It is important for Western companies to remember that the South Korean business environment is in a continual transition and has in fact changed quite rapidly in the past couple of decades. For example, some companies have introduced performance-based pay systems rather than the hobong system (which compensates age and seniority using different standards for men and women). Companies’ traditional paternalistic approach is also under pressure, and the loyalty structure of many firms is also changing. The practice of providing entertainment during business negotiations is also disappearing.
South Korean businesspeople are realizing some of the benefits of a more individualized and less collective society, especially when they can spend time with their family or friends after business hours instead of socializing among colleagues. Western negotiators should be mindful not only of traditions but also of transitions. As South Korean companies globalize, their negotiators may be more familiar and tolerant of differences in negotiating styles and approaches than in the past. More business leaders in South Korea have MBAs from Western universities and many are quite adaptable to Western approaches. You will want to do your homework on your counterpart prior to the negotiations and keep in mind that relying on cultural stereotypes is more perilous today than ever before.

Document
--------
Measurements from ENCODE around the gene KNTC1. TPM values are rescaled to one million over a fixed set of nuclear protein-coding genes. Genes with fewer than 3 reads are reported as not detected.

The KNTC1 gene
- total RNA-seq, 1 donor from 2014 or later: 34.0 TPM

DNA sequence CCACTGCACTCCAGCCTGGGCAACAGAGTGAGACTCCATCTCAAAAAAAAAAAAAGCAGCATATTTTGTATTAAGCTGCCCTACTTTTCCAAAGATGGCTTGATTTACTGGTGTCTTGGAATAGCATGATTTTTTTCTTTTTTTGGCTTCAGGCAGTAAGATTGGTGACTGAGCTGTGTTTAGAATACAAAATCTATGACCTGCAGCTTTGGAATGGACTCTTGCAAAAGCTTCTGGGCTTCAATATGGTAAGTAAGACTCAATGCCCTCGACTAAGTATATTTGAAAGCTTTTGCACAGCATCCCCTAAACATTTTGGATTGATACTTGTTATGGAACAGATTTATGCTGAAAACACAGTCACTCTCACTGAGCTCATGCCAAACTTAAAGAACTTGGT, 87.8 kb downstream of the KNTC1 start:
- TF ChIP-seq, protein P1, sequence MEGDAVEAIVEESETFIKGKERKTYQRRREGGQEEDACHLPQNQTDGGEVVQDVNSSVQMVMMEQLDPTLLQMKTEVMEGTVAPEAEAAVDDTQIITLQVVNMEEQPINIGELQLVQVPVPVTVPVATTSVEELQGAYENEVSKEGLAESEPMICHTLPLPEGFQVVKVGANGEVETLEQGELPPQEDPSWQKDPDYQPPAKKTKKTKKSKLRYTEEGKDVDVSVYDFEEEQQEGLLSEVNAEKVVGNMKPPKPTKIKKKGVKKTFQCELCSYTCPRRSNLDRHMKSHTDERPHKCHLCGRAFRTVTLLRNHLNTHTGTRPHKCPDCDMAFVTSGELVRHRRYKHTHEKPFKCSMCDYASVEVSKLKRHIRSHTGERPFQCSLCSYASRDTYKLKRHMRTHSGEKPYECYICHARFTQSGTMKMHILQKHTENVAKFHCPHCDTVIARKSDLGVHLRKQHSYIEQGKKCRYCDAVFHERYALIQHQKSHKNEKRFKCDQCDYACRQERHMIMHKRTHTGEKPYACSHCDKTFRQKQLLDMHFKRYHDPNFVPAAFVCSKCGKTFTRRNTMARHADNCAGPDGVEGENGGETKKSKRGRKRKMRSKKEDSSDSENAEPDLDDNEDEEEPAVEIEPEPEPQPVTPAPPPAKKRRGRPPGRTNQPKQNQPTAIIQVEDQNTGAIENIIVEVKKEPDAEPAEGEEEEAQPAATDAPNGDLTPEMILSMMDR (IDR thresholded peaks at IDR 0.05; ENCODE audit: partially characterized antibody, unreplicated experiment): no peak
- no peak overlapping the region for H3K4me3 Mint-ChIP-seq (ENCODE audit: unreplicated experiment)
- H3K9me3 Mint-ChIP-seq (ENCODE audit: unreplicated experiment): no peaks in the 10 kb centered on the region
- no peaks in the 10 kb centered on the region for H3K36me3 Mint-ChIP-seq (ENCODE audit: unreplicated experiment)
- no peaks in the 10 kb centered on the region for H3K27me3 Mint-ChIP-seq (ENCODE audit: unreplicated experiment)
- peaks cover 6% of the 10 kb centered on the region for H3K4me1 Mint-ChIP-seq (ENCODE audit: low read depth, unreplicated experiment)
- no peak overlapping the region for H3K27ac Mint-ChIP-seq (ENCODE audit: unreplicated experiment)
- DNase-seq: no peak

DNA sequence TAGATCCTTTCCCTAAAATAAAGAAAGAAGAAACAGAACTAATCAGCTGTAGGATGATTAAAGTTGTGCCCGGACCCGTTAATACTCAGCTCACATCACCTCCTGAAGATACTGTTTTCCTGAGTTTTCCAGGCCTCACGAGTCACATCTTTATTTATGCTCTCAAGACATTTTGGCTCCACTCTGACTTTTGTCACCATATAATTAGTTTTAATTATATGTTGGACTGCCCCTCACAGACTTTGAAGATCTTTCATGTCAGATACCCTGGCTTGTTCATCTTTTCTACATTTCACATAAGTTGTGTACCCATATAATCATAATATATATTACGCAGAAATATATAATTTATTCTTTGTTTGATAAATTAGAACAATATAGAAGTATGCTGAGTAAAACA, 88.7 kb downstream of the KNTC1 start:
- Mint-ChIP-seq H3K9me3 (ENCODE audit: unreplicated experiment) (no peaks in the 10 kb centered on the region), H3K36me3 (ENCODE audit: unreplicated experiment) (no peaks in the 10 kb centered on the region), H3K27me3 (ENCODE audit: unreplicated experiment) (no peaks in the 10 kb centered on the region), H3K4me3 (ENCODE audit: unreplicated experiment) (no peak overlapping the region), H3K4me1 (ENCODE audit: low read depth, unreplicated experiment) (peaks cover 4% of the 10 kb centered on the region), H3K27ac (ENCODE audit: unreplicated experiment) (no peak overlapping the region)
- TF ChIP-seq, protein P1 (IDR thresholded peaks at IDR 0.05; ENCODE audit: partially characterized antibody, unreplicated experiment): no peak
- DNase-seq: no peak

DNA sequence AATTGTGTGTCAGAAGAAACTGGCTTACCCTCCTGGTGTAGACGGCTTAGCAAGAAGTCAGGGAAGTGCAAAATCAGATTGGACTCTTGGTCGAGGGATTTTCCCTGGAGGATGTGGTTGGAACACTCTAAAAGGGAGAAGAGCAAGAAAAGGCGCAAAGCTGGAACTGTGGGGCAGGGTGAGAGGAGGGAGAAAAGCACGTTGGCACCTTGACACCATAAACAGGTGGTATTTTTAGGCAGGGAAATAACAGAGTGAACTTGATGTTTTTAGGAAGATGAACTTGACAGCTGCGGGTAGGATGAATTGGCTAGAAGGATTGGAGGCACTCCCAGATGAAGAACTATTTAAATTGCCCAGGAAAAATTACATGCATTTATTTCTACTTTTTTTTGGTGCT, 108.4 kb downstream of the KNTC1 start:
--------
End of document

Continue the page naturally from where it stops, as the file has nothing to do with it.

Dates of significance that you will want to be mindful of as you plan visits and conduct operations in the South Korean market include:
South Korea Independence Declaration Day (1st of March) Buddha’s Birthday (Varies each year)
Children’s Day (5th of May)
Parents’ Day (8th of May)
Korean New Year (Varies each year)
Memorial Day (6th of June)
Constitution Day (17th of July)
Liberation Day (15th of August)
Chuseok (Varies each year)
Armed Forces Day (1st of October)
National Foundation Day (3rd of October)
Anniversary of Proclamation of Korean Alphabet (9th of October) Christmas Day (25th of December)
As South Korean business culture is very competitive, the business relationships a South Korean maintains are very important to them. An introduction by a third-party is often very effective in establishing rapport and confidence early on. When mutual trust is established, South Koreans work hard to ensure the success of their partner and the collaboration. They tend to want to know a great deal about their partners. You may consider many of the details and questions asked to be irrelevant or unrelated to the point at hand but try to be patient and provide them with answers for the sake of the business relationship.